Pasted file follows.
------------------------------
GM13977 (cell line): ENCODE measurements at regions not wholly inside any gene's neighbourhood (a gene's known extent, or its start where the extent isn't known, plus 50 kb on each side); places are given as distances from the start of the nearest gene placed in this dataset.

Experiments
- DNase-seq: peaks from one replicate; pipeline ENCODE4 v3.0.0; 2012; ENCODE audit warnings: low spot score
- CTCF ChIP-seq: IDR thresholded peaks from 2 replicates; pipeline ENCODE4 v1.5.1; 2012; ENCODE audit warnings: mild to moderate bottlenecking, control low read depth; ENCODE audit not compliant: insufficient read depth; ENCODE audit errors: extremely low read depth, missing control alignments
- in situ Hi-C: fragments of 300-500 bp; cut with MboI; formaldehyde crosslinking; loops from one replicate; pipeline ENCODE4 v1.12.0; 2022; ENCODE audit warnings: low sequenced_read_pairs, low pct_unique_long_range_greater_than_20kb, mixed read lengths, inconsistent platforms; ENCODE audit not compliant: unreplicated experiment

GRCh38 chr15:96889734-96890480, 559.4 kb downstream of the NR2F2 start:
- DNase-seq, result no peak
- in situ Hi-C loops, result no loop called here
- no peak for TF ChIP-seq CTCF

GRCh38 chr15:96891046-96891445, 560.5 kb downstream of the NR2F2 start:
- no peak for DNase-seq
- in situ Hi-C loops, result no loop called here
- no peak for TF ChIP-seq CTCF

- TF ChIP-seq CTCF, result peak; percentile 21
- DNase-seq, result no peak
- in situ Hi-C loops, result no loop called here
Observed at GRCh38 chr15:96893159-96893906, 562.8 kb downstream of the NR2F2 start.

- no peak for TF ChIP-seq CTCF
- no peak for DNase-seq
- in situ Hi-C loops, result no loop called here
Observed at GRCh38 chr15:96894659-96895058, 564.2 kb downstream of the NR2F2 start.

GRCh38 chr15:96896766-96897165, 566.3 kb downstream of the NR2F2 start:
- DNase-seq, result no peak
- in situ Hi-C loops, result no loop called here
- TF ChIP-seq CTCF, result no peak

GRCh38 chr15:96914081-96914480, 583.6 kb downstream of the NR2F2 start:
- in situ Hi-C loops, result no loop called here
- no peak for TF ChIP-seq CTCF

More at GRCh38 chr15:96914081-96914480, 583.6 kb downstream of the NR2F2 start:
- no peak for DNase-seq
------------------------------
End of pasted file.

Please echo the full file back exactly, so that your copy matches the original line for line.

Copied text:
GM13977 (cell line): ENCODE measurements at regions not wholly inside any gene's neighbourhood (a gene's known extent, or its start where the extent isn't known, plus 50 kb on each side); places are given as distances from the start of the nearest gene placed in this dataset.

Experiments
- DNase-seq: peaks from one replicate; pipeline ENCODE4 v3.0.0; 2012; ENCODE audit warnings: low spot score
- CTCF ChIP-seq: IDR thresholded peaks from 2 replicates; pipeline ENCODE4 v1.5.1; 2012; ENCODE audit warnings: mild to moderate bottlenecking, control low read depth; ENCODE audit not compliant: insufficient read depth; ENCODE audit errors: extremely low read depth, missing control alignments
- in situ Hi-C: fragments of 300-500 bp; cut with MboI; formaldehyde crosslinking; loops from one replicate; pipeline ENCODE4 v1.12.0; 2022; ENCODE audit warnings: low sequenced_read_pairs, low pct_unique_long_range_greater_than_20kb, mixed read lengths, inconsistent platforms; ENCODE audit not compliant: unreplicated experiment

GRCh38 chr15:96889734-96890480, 559.4 kb downstream of the NR2F2 start:
- DNase-seq, result no peak
- in situ Hi-C loops, result no loop called here
- no peak for TF ChIP-seq CTCF

GRCh38 chr15:96891046-96891445, 560.5 kb downstream of the NR2F2 start:
- no peak for DNase-seq
- in situ Hi-C loops, result no loop called here
- no peak for TF ChIP-seq CTCF

- TF ChIP-seq CTCF, result peak; percentile 21
- DNase-seq, result no peak
- in situ Hi-C loops, result no loop called here
Observed at GRCh38 chr15:96893159-96893906, 562.8 kb downstream of the NR2F2 start.

- no peak for TF ChIP-seq CTCF
- no peak for DNase-seq
- in situ Hi-C loops, result no loop called here
Observed at GRCh38 chr15:96894659-96895058, 564.2 kb downstream of the NR2F2 start.

GRCh38 chr15:96896766-96897165, 566.3 kb downstream of the NR2F2 start:
- DNase-seq, result no peak
- in situ Hi-C loops, result no loop called here
- TF ChIP-seq CTCF, result no peak

GRCh38 chr15:96914081-96914480, 583.6 kb downstream of the NR2F2 start:
- in situ Hi-C loops, result no loop called here
- no peak for TF ChIP-seq CTCF

More at GRCh38 chr15:96914081-96914480, 583.6 kb downstream of the NR2F2 start:
- no peak for DNase-seq